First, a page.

There's a tendency today for code be a specific way. In fifty years, we'll look back upon this era of coding as sheer idiocy. We'll call it the "Enterprise Era". I can hear Kirk screaming now, so maybe I should call it the "Khaaaaaaaaaan! Era".
There's this ideal that data and code should be separate. Now, this makes good sense: you're turning your program into a tool that interprets a specific kind of data (which is, actually, just a program written in the "language" of your program). This lets you change how you handle the data, lets you add new components, and so on really cleanly.
The problem is that at some point, this became holy writ rather than clean coding.
The "holy writ" version of this is the ideal that your program has to be able to be upgraded to handle other data without breaking or modifying its architecture - "seamless integration" or "seamless expansion".
But you have to remember: a tool only "breaks even" when it saves as much time as it cost to implement. 99% of new feature requests don't upgrade politely. When you are given new requirements, usually they don't fit your architecture - even if you do have this beautiful infrastructure for adding new capabilities. So you have to go back and reprogram everything anyway. The tool saved no time. Worse, such "tools" frequently slow down normal development.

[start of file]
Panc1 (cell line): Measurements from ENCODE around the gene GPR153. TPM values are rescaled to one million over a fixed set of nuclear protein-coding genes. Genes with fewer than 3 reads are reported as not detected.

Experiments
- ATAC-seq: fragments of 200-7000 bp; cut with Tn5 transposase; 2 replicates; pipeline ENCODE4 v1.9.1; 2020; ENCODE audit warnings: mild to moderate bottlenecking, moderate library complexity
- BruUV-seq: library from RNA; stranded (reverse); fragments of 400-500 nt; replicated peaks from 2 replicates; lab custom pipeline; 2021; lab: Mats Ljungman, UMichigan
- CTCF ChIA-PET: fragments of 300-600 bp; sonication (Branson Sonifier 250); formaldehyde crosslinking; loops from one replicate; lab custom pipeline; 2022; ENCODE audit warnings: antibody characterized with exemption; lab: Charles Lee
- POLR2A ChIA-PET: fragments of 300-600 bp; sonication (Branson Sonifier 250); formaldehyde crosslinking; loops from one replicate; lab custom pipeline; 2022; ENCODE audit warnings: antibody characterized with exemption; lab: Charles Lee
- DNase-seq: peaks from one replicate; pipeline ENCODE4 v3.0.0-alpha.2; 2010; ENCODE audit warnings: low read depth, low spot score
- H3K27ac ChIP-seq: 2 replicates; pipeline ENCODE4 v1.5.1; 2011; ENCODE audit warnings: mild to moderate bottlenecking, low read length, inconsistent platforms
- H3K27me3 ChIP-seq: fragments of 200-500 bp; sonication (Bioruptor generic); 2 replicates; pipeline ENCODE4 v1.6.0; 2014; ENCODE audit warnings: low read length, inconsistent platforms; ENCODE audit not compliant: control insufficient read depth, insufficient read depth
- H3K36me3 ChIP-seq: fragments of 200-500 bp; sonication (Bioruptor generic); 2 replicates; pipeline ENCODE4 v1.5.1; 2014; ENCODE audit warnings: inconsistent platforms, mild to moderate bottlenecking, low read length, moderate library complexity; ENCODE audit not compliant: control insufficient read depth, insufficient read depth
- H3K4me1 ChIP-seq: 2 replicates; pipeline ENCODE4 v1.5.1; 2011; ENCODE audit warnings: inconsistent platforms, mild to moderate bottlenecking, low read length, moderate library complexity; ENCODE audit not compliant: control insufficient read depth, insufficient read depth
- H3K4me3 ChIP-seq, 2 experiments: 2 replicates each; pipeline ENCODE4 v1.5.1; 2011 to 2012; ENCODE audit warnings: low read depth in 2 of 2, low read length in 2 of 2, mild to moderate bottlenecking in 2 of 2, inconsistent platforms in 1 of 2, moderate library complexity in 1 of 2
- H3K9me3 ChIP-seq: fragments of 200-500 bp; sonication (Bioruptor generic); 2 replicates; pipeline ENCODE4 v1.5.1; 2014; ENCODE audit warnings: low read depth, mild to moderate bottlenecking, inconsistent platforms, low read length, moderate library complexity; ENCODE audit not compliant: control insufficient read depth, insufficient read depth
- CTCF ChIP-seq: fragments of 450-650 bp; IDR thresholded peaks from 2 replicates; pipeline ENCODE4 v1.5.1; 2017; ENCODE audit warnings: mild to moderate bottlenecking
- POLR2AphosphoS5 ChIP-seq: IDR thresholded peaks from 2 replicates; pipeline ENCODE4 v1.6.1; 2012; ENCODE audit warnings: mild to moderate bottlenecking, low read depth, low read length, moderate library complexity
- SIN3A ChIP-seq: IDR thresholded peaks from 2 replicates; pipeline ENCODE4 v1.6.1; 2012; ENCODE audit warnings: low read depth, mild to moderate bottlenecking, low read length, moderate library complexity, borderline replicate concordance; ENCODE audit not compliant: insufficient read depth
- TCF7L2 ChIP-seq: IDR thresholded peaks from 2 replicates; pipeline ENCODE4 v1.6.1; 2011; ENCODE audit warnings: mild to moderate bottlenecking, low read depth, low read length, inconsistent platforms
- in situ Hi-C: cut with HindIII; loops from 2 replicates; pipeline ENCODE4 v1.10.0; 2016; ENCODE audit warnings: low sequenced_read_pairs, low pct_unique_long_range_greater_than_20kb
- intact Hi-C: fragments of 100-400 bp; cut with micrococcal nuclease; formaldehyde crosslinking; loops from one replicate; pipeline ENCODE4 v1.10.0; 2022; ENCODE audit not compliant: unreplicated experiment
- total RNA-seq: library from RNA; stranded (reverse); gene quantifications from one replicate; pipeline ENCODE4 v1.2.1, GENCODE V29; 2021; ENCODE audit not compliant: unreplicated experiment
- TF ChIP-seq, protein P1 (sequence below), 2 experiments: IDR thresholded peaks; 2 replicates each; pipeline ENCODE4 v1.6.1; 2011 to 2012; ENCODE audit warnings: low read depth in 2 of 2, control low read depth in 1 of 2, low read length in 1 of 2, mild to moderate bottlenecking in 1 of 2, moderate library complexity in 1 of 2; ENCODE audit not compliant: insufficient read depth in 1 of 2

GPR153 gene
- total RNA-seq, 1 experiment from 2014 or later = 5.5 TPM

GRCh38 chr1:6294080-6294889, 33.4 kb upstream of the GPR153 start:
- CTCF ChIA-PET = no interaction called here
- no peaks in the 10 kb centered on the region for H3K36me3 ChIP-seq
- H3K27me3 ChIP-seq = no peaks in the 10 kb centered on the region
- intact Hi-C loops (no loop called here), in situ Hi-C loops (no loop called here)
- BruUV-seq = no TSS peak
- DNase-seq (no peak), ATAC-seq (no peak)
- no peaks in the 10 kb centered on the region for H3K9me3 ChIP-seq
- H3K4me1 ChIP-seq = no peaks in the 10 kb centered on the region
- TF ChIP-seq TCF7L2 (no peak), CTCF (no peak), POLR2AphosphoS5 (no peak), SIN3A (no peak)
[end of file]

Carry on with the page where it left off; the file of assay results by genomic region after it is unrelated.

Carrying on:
Excessive infrastructure to support these theoretical, mythical improvements results in wasted time and a dramatically bloated code base. It's an inefficient waste of project resources to create tools that will never "break even".
I'm not saying you shouldn't plan ahead. There's always a trade off: at what point is it worse to code more abstractly, and at which point is it worse to code more concretely? Obviously, sometimes you'll need something more toolish, sometimes you'll need something more applicationish.
The separation of code and process (or lack thereof) is an attempt to make programming easier... NOT a mandate from above.